Molten gold is poured into molds at the Norton Gold Fields near Kalgoorlie, Australia. The site is controlled by China's Zijin Mining Group, the world's biggest gold producer by market value.
Photo: Carla Gottgens—Bloomberg via Getty Images
By Lucinda Shen
February 29, 2016

The global volatility that has rocked markets since the start of 2016 has investors fleeing for one well-known though often derided haven: gold.

And it has served them well.

Since the start of the year, the precious metal has shown returns above equities, Treasuries, investment grade bonds, all currencies, and major stock indexes in both emerging and developing countries, according to Bloomberg.

Gold, also referred to as the “fear index” since investors pile into the commodity in times of market uncertainty and volatility, has showed gains of 16% this year. April Gold is currently at $1,234.40 an ounce, following its largest monthly gain in nearly four years.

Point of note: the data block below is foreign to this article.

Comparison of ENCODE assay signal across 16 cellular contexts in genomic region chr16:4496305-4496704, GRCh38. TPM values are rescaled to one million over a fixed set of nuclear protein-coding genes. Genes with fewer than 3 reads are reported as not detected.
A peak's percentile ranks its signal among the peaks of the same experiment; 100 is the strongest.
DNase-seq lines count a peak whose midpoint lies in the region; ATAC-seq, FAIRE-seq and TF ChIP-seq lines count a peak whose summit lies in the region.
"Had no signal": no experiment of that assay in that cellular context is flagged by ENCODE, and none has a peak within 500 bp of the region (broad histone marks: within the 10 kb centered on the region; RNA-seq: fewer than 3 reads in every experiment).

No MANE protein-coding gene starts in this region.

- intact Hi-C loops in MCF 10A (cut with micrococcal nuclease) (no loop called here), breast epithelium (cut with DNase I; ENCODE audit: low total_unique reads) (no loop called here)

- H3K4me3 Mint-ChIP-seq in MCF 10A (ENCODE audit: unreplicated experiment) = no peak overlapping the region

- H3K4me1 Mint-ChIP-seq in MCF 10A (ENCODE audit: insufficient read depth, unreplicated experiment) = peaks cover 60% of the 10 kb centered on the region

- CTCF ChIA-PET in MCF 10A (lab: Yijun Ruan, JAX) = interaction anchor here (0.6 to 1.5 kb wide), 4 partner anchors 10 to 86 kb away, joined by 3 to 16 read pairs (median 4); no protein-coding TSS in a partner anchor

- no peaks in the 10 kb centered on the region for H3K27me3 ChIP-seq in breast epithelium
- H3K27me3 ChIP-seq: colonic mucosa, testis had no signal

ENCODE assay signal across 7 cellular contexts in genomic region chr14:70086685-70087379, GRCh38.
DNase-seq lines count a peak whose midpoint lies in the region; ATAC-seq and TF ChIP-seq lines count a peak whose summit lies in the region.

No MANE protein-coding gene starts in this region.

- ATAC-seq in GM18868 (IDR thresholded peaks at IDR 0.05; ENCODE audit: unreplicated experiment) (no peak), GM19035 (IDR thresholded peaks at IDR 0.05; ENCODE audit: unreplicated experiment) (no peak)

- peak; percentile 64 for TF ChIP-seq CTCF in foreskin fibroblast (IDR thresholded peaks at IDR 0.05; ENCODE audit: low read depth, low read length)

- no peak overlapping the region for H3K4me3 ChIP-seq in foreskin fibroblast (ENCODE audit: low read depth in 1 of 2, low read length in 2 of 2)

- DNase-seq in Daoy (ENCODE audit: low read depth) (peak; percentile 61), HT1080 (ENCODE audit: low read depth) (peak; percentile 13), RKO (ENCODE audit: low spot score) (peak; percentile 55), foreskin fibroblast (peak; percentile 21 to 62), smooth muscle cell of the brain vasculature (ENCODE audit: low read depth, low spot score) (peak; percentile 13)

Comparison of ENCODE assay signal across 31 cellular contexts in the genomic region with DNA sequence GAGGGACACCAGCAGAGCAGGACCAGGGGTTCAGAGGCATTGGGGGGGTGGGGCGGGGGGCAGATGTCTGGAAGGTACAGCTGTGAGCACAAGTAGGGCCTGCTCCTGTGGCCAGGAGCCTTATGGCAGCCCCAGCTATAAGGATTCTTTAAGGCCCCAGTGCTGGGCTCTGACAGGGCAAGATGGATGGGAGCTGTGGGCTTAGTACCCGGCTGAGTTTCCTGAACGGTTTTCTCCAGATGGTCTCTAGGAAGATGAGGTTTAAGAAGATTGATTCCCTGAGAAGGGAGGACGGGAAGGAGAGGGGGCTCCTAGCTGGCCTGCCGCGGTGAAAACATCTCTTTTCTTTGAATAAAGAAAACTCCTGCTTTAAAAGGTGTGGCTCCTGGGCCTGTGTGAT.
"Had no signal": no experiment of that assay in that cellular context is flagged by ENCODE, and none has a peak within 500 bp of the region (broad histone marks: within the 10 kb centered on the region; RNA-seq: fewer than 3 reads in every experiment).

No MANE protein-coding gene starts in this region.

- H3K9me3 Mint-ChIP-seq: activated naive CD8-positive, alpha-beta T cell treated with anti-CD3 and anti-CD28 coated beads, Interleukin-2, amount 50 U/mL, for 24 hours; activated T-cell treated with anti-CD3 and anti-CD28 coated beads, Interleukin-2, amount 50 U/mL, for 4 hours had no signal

The world’s largest exchange-traded fund for bullion, SPDR Gold Shares, brought in a whopping $4.55 billion in new investments—the most among all U.S.-listed ETFs.

“Last summer, people were calling it a barbaric relic, and nobody could care less about gold. Now, it’s slowly generating more and more buying,” said Dan Denbow, a portfolio manager at the USAA Precious Metals and Minerals Fund to Bloomberg.


Wall Street analysts however are questioning if the rally is warranted.

Goldman Sachs analysts wrote last week that the rising cost of gold could be traced back to investors’ uncertainty regarding the global markets, though U.S. data has shown that the nation is cushioned against such headwinds. Goldman analysts set a 3-month target of $1,100 per ounce.

Other the other end, analysts expecting recession fears to crest much later say prices reach $1,400.

But Oversea-Chinese Banking economist Barnarbas Gan, who is in that camp, also wrote that should the Federal Reserve decide to increase interest rates, prices could recede to $1,000 to $1,150, Bloomberg reported.



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